The Mahavamsa refers to the repairs done to the Minneri reservoir by kings such as Vijayabahu I (1070-1110) and Parakramabahu I (1153-1186). Nissankamalla’s (1187-1196) inscriptions state that he prohibited fishing in the Minneri reservoir thus making it a sanctuary for fish.

Neglect and decay

After the decline and collapse of the Rajarata civilization in the middle of the thirteenth century, the Minneri reservoir too was neglected and only a very small number of agricultural settlements remained around the reservoir. These and other small settlements in the Dry Zone came under the forest chiefs named Vanniyars but later under the rule of Kandyan kings. The Kandyan kings administered these territories through the Disaves of Nuvarakalaviya and Tamankaduwa. The boundary book - Sri Lankadvipaye Kadaim Pota refers to 44 settlement units in Rajarata and mentions Minneri as one of them.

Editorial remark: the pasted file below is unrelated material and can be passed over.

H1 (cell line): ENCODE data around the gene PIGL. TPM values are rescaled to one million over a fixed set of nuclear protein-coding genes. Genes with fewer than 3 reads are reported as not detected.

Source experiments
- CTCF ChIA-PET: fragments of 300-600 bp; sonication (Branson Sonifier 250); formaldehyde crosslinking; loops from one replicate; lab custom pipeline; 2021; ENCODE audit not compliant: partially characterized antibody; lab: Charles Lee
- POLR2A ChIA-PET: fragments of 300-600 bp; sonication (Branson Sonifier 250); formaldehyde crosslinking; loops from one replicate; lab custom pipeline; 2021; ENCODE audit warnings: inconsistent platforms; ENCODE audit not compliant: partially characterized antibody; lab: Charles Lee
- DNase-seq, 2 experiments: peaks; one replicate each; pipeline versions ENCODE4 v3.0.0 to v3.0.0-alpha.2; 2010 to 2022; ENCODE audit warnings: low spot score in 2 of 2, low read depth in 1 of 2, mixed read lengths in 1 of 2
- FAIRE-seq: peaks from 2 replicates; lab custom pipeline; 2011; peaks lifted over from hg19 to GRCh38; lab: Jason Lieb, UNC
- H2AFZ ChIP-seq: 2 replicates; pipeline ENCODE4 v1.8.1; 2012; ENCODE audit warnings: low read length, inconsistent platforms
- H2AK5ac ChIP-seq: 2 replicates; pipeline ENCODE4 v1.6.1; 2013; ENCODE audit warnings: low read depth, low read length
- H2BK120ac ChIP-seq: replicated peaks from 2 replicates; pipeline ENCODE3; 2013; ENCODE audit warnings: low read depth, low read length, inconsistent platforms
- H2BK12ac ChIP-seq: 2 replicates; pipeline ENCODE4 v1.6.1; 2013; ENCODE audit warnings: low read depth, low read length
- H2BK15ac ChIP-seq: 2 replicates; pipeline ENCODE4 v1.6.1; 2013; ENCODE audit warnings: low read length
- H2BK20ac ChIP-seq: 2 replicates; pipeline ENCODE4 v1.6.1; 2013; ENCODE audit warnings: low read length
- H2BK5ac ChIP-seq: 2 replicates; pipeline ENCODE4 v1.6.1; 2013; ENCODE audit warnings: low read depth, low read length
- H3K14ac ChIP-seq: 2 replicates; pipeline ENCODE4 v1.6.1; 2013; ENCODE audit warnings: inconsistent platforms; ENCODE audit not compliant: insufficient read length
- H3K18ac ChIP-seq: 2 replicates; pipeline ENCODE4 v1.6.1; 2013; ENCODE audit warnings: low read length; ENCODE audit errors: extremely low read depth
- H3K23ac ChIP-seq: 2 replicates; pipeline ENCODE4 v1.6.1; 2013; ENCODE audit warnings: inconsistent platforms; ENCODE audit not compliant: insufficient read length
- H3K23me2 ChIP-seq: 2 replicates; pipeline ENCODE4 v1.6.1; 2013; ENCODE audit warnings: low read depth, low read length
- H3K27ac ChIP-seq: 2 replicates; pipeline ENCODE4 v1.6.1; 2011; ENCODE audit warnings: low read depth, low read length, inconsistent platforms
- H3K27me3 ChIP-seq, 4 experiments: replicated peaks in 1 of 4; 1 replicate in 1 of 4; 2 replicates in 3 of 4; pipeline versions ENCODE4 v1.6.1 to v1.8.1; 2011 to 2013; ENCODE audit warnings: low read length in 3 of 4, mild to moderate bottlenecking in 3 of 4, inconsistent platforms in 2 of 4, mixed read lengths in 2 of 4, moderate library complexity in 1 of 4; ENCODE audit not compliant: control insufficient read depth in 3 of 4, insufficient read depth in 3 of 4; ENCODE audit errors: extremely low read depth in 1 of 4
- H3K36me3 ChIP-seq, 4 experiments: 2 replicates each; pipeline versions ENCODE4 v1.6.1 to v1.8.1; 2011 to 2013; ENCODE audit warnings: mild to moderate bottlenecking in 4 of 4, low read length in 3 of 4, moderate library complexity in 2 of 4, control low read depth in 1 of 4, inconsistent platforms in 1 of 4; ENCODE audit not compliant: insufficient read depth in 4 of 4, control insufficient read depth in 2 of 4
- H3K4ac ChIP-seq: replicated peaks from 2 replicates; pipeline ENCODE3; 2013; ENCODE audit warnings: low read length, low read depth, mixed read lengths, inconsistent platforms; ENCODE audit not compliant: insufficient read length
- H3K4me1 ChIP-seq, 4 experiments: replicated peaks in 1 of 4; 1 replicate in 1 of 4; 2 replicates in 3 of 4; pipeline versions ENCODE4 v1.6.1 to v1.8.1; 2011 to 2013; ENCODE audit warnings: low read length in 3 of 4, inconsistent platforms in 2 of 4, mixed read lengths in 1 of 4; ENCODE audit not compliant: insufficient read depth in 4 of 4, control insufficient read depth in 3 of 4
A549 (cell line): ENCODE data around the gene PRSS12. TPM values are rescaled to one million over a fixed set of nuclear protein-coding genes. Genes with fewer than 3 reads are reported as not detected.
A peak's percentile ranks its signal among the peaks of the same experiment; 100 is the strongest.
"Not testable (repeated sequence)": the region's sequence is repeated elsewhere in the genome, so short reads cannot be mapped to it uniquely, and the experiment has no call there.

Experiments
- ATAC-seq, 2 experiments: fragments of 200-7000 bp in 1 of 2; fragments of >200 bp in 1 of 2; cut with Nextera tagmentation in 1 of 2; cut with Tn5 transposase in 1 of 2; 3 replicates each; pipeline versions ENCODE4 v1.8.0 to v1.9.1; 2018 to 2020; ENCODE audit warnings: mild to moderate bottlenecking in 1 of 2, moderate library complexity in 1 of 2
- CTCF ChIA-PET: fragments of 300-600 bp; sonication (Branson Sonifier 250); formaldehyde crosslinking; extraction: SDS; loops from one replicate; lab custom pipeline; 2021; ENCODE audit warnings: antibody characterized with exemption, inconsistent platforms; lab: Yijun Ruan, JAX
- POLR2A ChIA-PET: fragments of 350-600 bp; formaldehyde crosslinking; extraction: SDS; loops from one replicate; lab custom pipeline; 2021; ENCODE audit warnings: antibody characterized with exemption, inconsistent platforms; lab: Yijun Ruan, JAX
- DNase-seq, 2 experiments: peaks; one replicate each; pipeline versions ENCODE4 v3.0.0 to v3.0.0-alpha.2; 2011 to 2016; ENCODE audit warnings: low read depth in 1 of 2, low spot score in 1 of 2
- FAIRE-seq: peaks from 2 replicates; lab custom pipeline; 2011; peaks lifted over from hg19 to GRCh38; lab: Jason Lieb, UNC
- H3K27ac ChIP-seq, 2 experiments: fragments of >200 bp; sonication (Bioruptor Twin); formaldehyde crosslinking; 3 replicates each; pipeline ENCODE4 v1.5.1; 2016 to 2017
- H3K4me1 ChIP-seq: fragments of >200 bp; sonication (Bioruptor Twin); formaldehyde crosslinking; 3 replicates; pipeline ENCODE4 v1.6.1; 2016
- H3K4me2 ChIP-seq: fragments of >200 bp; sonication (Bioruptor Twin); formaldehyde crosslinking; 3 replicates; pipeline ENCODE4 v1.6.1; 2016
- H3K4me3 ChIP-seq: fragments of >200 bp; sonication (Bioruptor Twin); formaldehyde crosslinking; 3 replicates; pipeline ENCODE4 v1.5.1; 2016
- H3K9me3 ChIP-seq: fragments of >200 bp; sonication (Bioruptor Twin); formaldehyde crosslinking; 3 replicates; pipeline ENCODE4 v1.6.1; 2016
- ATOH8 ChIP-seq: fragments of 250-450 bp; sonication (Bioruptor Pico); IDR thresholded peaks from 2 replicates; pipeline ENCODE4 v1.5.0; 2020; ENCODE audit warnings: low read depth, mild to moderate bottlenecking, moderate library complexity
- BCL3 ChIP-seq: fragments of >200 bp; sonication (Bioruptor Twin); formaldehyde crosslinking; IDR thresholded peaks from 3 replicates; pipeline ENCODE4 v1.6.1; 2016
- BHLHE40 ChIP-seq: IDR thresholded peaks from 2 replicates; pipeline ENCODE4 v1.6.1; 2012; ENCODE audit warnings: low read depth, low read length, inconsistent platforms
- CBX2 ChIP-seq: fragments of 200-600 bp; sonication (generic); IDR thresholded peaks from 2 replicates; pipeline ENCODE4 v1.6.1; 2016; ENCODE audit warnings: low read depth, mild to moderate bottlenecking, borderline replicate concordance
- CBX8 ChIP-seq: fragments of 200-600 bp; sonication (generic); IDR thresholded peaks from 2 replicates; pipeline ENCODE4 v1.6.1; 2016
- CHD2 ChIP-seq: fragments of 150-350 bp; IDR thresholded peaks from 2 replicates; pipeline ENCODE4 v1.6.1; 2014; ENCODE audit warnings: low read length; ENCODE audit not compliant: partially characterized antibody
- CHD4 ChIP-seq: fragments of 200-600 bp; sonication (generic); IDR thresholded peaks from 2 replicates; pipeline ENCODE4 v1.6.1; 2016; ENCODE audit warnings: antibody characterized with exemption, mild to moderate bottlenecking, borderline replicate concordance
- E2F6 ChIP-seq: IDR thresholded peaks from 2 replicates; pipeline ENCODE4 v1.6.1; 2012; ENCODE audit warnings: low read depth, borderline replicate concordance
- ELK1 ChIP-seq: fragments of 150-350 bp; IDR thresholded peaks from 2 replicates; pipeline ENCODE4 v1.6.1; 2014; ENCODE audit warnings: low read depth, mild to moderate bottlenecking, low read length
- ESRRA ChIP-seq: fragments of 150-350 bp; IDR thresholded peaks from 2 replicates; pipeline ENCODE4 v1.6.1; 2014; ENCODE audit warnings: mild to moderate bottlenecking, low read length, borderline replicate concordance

When the British held sway over the coastal areas, they established an army stronghold in 1803 at Minneriya to control the Eastern territory. But as soldiers suffered from malaria, it was removed within no time. After the Kandyan Convention of March 1815, they brought the region under the control of the Government Agent of Minneriya.

British Rule

As the British did not honour the Kandyan Convention there was unrest in the country and once again a military post was established at Minneriya. But due to bad environmental conditions for health it was also removed. A few years later the British government assigned the duties of 'Collector' at Trincomalee and Government Agent of Tamankaduwa to one person and his main office was established at Minneriya.

However subsequently, it was removed to Puliyankadawala 22.5 kilometres away from Minneriya, once again due to the spread of malaria.